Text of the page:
Writer: Dan Wickline
Artist: Phillip Sevy
Letterer: Troy Peteri
All of the people in the world have frozen in place, except for a man named Rays Adams. Ray finds himself as the sole man in the world. He is understandably terrified at the idea, at least until he realizes that he can unfreeze people. Now the important thing is figuring out why all of this is happening.
This issue begins with an action sequence that leads into Ray telling us how this all started. He tells us about the day the world froze and how he found out he could unfreeze the people around him.
I am personally very intrigued by the premise of this series. Generally speaking when you have a story revolving around the last man in the world he’s usually forced to confront a very active threat. Think of the first season of the Walking Dead when Rick wakes up alone in a world full of zombies, or that old 1964 film the Last Man on Earth. In that film, Vincent Price’s character is the last man on earth and he’s forced to fight the rest of the population that’s been turned into these strange vampire-like creatures. In both of these stories, the apocalypse is brought about by an active threat to humanity.
In the Freeze though, the threat isn’t actively running around and taking out humans as it pleases. Here we have an “end of the world as we know” it scenario along with the last man on earth trope. Except, now the last man isn’t fighting monsters, he’s trying to solve a mystery. So, how do you create conflict in a story with no definitive enemy?
The answer to that seems to lie in who is the protagonist, Ray, chooses to wake up. Who he chooses to wake up can have a major impact on how he and his fellow survivors are going to make it through the situation they find themselves in. People react differently when faced with catastrophe and this issue does a good job of letting us know that ultimately the conflict is going to be between the people left standing. This is going to be a story about the people who are conscious during this crisis and how they choose to act and move forward with the situation they find themselves in.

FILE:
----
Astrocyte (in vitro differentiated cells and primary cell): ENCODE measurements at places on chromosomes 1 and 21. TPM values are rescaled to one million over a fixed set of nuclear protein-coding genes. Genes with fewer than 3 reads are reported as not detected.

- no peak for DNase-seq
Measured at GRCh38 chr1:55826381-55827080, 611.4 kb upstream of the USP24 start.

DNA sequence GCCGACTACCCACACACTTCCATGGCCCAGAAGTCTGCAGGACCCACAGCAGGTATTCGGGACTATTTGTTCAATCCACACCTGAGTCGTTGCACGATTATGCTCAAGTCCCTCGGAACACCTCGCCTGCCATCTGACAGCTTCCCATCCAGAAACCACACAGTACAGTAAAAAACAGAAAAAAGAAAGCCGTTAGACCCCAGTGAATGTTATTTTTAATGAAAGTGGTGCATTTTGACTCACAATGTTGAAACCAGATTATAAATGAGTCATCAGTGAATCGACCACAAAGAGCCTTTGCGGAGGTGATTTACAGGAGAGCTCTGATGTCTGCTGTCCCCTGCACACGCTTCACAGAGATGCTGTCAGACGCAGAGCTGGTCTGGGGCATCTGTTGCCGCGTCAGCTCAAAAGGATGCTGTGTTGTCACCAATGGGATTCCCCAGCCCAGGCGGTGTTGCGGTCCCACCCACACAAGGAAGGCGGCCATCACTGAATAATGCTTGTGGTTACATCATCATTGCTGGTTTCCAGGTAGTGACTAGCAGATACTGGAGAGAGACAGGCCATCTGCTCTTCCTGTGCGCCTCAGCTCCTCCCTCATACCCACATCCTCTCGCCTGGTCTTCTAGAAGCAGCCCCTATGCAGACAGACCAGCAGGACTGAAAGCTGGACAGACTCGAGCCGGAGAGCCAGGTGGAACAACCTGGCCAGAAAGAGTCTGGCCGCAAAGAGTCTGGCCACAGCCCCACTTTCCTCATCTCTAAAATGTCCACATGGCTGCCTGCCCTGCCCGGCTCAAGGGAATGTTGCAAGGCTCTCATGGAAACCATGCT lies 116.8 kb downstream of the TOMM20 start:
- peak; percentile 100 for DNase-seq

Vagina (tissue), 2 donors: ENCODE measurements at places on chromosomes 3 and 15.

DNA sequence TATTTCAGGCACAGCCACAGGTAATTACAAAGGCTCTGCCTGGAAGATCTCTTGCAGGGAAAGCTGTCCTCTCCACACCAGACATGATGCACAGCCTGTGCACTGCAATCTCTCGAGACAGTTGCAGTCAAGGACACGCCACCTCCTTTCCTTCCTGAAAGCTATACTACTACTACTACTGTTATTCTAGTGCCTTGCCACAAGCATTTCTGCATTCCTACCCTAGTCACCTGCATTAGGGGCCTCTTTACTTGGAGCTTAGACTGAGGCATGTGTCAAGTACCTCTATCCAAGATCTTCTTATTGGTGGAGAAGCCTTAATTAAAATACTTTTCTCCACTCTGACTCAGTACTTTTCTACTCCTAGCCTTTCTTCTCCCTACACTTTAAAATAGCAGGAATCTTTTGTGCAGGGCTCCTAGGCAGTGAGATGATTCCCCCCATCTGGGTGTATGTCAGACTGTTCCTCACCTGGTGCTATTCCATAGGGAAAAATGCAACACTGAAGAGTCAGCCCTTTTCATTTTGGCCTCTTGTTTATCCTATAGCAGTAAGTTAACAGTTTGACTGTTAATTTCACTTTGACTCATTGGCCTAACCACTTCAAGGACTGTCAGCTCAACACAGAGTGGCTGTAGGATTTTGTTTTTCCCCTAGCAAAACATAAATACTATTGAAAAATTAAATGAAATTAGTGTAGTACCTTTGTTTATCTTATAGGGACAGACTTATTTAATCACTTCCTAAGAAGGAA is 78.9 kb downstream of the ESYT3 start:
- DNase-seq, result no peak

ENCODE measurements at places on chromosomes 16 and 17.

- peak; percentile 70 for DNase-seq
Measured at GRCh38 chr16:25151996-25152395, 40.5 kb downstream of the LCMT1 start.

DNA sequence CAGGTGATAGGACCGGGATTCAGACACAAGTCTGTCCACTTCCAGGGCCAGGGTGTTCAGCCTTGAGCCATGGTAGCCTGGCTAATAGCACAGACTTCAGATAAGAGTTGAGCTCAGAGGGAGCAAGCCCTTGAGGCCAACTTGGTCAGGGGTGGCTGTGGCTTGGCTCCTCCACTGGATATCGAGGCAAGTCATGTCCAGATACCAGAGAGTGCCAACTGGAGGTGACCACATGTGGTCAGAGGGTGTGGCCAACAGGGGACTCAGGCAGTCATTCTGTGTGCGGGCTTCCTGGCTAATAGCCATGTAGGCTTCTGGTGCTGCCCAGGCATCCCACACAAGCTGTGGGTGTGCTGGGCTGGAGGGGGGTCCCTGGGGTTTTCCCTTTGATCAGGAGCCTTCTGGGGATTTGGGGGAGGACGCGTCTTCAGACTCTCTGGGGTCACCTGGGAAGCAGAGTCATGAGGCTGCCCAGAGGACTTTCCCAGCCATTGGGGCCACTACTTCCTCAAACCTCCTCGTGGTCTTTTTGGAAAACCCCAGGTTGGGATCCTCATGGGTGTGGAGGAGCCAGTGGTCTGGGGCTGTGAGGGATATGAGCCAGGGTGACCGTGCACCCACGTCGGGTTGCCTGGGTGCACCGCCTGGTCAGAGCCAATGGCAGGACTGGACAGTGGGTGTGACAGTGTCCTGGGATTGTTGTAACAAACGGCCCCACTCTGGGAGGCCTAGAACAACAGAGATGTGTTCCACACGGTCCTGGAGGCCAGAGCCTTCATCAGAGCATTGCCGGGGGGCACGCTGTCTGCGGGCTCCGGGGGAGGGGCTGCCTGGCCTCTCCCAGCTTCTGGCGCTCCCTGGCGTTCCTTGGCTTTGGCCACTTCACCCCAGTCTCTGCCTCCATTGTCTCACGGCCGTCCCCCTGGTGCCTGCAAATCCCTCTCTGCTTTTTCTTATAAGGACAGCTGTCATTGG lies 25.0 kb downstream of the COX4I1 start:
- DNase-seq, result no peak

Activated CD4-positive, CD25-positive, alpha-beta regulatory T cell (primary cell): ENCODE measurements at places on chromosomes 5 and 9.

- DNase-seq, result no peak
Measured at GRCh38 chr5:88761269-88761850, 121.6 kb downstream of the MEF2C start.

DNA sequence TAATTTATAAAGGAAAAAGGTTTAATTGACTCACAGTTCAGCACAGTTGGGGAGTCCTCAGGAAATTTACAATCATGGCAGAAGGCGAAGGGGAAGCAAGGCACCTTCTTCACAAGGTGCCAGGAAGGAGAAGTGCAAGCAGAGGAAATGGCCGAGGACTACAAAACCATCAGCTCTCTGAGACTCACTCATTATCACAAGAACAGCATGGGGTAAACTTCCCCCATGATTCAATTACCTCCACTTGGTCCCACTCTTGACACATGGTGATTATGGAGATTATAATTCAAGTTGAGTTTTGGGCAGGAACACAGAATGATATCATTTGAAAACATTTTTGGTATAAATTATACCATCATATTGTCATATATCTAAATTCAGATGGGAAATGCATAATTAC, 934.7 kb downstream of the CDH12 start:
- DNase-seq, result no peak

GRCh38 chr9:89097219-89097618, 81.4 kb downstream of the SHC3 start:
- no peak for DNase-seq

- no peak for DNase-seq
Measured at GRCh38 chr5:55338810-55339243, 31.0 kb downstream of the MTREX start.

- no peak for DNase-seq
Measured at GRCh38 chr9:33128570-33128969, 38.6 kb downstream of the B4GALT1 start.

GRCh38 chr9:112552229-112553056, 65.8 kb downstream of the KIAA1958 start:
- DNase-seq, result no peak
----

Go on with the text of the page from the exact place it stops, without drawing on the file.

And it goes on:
When I was done reading this I honestly had a lot of questions. Which for me is a good thing? It means that I am actively thinking about what’s going on in the story and am invested in the mysteries it’s put in front of me.
As far as the art goes it was pretty good. Nothing about is super unique, but don’t get me wrong, it’s still good. It just doesn’t stand out all that much from all the other comics that are out there. Although, I do have to admit, that at one point I thought the art looked a little stiff. This bothered me until I realized that the characters were frozen. So, that was interesting and worked really well, but I’m not sure if it was intentional.
There is one thing that I have to talk about though and it’s not something I ever thought I’d appreciate in a comic. I really liked the lettering. “Look at how great that typography is” is definitely not something I ever thought I’d say. Where the art in this book didn’t stand out to me, the typeface did. I feel like most of the font you see in comics is very similar across different books. The font in this one is different and I really liked it.